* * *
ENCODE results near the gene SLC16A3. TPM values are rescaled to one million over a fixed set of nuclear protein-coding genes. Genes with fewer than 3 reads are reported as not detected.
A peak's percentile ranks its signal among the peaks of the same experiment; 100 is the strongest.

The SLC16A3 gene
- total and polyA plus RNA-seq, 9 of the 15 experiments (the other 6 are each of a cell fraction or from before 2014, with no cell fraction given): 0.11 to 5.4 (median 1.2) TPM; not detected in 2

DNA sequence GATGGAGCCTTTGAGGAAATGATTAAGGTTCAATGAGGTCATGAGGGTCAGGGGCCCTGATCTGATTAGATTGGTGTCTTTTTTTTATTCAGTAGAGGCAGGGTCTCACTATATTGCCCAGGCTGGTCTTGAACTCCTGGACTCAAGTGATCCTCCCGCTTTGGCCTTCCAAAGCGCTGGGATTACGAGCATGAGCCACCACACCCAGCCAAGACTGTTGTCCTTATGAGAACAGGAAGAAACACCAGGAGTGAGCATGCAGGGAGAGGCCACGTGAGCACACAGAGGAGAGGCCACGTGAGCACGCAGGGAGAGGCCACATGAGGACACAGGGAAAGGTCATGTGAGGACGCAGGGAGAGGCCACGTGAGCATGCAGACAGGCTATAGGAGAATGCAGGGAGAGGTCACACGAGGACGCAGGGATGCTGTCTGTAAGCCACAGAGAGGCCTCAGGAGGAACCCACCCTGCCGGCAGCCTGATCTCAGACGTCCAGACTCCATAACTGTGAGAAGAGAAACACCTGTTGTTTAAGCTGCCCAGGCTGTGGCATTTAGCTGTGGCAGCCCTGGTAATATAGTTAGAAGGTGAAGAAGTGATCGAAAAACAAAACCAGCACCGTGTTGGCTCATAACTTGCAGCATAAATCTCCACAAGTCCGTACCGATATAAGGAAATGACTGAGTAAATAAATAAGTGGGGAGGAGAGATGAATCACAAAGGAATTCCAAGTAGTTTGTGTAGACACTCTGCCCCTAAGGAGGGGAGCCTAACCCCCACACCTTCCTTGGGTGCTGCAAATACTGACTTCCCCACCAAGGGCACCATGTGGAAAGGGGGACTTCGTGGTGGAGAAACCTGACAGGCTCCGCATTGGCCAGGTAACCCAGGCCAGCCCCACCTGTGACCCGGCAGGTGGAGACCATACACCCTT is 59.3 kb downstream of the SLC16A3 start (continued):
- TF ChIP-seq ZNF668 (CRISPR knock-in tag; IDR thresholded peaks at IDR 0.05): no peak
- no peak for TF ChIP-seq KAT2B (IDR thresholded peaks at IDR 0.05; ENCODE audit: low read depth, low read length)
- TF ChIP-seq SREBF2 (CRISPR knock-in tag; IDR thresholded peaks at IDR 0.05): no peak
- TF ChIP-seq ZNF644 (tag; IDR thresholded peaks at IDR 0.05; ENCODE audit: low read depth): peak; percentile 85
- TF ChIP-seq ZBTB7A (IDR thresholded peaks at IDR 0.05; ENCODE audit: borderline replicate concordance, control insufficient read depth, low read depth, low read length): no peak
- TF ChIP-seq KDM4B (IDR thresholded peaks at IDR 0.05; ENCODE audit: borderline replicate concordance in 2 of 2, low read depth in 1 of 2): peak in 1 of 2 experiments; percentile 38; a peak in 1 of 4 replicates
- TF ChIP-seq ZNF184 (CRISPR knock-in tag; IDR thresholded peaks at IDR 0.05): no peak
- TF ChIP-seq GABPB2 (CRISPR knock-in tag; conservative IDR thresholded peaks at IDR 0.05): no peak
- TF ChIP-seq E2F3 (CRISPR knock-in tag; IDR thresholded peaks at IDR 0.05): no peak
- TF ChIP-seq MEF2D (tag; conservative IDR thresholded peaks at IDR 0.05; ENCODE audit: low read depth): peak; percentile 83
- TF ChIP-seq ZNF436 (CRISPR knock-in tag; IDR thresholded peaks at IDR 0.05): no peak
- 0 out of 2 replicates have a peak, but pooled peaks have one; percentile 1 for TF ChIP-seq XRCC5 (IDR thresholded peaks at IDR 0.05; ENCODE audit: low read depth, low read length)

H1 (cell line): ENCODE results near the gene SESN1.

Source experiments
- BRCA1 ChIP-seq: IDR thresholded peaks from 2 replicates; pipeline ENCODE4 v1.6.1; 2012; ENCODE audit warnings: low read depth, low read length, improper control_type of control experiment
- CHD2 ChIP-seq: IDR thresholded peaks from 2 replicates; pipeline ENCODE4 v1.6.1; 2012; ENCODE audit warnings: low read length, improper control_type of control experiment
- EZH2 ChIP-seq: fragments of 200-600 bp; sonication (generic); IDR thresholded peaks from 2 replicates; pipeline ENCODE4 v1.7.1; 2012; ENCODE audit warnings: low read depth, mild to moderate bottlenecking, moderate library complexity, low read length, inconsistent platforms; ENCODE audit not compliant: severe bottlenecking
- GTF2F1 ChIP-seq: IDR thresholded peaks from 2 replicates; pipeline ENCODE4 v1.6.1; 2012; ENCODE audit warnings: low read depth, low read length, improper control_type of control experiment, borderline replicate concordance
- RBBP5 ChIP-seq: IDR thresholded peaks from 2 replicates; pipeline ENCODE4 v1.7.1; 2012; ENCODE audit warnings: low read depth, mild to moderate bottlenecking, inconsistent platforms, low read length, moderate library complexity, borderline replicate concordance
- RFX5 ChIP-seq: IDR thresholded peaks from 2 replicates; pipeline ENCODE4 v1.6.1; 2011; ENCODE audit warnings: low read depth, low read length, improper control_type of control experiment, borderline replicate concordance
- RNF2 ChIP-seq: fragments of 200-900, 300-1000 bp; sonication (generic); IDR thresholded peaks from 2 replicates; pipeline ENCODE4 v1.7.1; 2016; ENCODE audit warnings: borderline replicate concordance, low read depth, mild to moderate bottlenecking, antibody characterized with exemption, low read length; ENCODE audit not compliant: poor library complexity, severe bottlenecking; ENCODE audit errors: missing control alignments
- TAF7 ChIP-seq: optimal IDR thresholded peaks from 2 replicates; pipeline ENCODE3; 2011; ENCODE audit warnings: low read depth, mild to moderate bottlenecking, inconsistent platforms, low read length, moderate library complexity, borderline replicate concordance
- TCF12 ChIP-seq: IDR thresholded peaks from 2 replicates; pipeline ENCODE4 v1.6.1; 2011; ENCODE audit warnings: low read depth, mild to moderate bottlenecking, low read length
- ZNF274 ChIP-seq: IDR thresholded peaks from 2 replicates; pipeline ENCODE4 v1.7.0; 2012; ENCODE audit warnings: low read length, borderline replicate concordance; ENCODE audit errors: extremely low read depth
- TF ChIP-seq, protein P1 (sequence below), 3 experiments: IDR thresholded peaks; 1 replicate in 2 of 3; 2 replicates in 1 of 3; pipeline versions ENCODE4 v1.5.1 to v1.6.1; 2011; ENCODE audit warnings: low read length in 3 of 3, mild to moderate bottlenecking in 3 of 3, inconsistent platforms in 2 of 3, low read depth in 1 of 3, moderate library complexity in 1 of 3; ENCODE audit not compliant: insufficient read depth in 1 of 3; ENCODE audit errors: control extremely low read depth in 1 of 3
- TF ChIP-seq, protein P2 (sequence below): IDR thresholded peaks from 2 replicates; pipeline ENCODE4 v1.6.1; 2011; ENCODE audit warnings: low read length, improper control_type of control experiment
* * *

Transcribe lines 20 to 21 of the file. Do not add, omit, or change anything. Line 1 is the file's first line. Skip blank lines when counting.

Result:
- BRCA1 ChIP-seq: IDR thresholded peaks from 2 replicates; pipeline ENCODE4 v1.6.1; 2012; ENCODE audit warnings: low read depth, low read length, improper control_type of control experiment
- CHD2 ChIP-seq: IDR thresholded peaks from 2 replicates; pipeline ENCODE4 v1.6.1; 2012; ENCODE audit warnings: low read length, improper control_type of control experiment